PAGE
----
A high-profile case is due for a ruling in Rwanda today. The case involves Paul Rusesabagina, a one-time hotel manager whose story told about the Rwandan 1994 genocide inspired a Hollywood film named ‘Hotel Rwanda’.
Rusesabagina became a global celebrity after the 2004 film “Hotel Rwanda” depicted him risking his life to shelter hundreds as the boss of a luxury hotel in the Rwandan capital Kigali, during the 100-day genocide when Hutu ethnic extremists killed more than 800,000 people, mostly from the Tutsi minority.
The Government in Rwanda’s is accusing him of masterminding terrorism from exile. Prosecutors have sought a life sentence on nine charges, including financing terrorism, arson, taking hostages and forming an armed rebel group which he allegedly directed from exile in the United States.
He is also accused of murder and armed robbery. These charges relate to a series of attacks carried out by the armed National Liberation Front (FLN) in southwestern Rwanda between June and December 2018, during which nine civilians were killed. The FLN is the military wing of the Mouvement Rwandais pour le Changement Democratique, which Rusesabagina co-chairs. In a September 2020 hearing, he admitted to being involved in setting up the FLN. He and his family, however, deny giving support or taking part in any violence or killings.
Rusesabagina could face life in prison if convicted.
Rusesabagina denies all the accusations and says he was kidnapped from Dubai this year to be put on trial. His supporters call the trial a sham, and proof of President Paul Kagame’s ruthless treatment of political opponents. His daughter, Carine Kanimba, has predicted that his father will be convicted. She says she expects him to be found guilty at his trial and has requested the international community to intervene.
Rusesabagina’s trial began in February, six months after he was arrested on arrival in Kigali on a flight from Dubai. He was reportedly kidnapped from Dubai by Rwandan agents who tricked him into boarding a private plane. Former Rwandan Justice Minister Johnston Busingye said the Rwandan government had paid for the flight that brought Rusesabagina to Rwanda.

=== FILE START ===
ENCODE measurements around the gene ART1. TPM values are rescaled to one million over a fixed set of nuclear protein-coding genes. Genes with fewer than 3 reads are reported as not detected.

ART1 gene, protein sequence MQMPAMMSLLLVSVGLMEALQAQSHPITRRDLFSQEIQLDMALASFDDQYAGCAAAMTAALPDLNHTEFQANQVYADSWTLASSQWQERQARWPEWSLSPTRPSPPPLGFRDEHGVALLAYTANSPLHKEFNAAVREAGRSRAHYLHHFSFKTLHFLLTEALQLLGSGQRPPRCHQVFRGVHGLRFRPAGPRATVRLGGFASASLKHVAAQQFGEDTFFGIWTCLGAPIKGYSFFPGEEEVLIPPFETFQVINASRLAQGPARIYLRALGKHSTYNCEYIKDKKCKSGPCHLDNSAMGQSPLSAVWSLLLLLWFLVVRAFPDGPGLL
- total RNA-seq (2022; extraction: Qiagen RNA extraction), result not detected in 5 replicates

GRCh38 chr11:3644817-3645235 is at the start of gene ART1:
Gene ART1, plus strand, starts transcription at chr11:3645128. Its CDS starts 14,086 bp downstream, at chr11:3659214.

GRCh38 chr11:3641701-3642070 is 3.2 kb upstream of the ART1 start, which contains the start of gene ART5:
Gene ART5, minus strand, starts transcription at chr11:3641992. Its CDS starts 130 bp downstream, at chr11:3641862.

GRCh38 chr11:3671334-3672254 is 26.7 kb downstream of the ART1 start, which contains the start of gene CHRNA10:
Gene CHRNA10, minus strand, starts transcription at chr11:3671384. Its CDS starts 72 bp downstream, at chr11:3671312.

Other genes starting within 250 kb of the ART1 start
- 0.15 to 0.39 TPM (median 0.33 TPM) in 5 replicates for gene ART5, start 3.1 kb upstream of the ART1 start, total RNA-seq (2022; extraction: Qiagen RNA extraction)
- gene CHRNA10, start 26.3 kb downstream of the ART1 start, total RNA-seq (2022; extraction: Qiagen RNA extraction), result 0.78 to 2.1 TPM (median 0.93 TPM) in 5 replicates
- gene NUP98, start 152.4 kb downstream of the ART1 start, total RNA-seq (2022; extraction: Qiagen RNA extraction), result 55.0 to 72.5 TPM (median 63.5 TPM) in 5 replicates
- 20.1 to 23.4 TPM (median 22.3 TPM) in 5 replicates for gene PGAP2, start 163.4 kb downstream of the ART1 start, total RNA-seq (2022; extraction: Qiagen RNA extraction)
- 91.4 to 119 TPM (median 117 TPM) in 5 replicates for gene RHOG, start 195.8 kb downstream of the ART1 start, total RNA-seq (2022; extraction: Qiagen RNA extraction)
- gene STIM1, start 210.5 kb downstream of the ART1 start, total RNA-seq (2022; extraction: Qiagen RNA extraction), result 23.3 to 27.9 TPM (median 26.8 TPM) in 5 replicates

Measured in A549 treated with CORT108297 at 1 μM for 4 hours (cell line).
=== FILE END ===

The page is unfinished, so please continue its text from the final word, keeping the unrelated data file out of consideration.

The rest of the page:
Human Rights Watch said at the time that his arrest amounted to an enforced disappearance, which it called a serious violation of international law.
Rusesabagina was traveling from the US, where he lives, to Dubai in the United Arab Emirates in August 2020 when he disappeared for several days only to appear in handcuffs in a Kigali court. During the trial, Rusesabagina’s lawyer argued that the court didn’t have the jurisdiction to try Rusesabagina, a Belgian citizen who says he is a victim of illegal rendition.
“If a citizen of Belgium is deported legally to Rwanda, they can be tried locally. But is that what happened? We need to examine how he was arrested because it did not comply with the laws,” Rusesabagina’s lawyer Gatera Gashaba argued in Court, according to AFP.
President Kagame, in early September, defended the trial of Rusesabagina saying the 67-year-old former hotel manager was in court not because he is famous but because of his actions.
The US Congress released a letter sent to Rwanda’s government late last year, which urged the government to allow Rusesabagina to return to his home in Texas on humanitarian grounds, as the 66-year-old suffers from ill health and is a cancer survivor.
It also expressed “grave concern” over the manner in which the Rwanda government “extrajudicially transferred Mr. Rusesabagina from the United Arab Emirates to Rwanda.” But Rwanda has defied the US concerns and calls.
The EU parliament also issued a joint resolution calling for Rusesabagina’s release and condemning his “enforced disappearance, illegal rendition and incommunicado detention.” In turn, Rwandan lawmakers have criticized the EU’s resolution as “imperialistic,” according to online news site in Rwanda. Rwandan parliamentarians and senators said the EU resolution interferes with Rwanda’s sovereignty and undermines the country’s independent judiciary.
A political analyst Phil Clark of SOAS at the University of London has remarked that Rusesabagina become a bit of a YouTube sensation, especially in the Rwandan diaspora, where he often places videos of himself calling for the armed overthrow of the regime in Kigali.
Rusesabagina is an ethnic Hutu and has previously sparked outrage and accusations of promoting ethnic hate speech after he warned of another genocide, “this time by Tutsis against Hutus”. He also claimed that biased traditional courts were overlooking war crimes by Tutsis during the 1994 genocide.
© Shire Times
Authors: Clement Uwiringiyimana (Reuters) and Zola Nyirenda (Shire Times)
Editor: Innocent Ian Marshal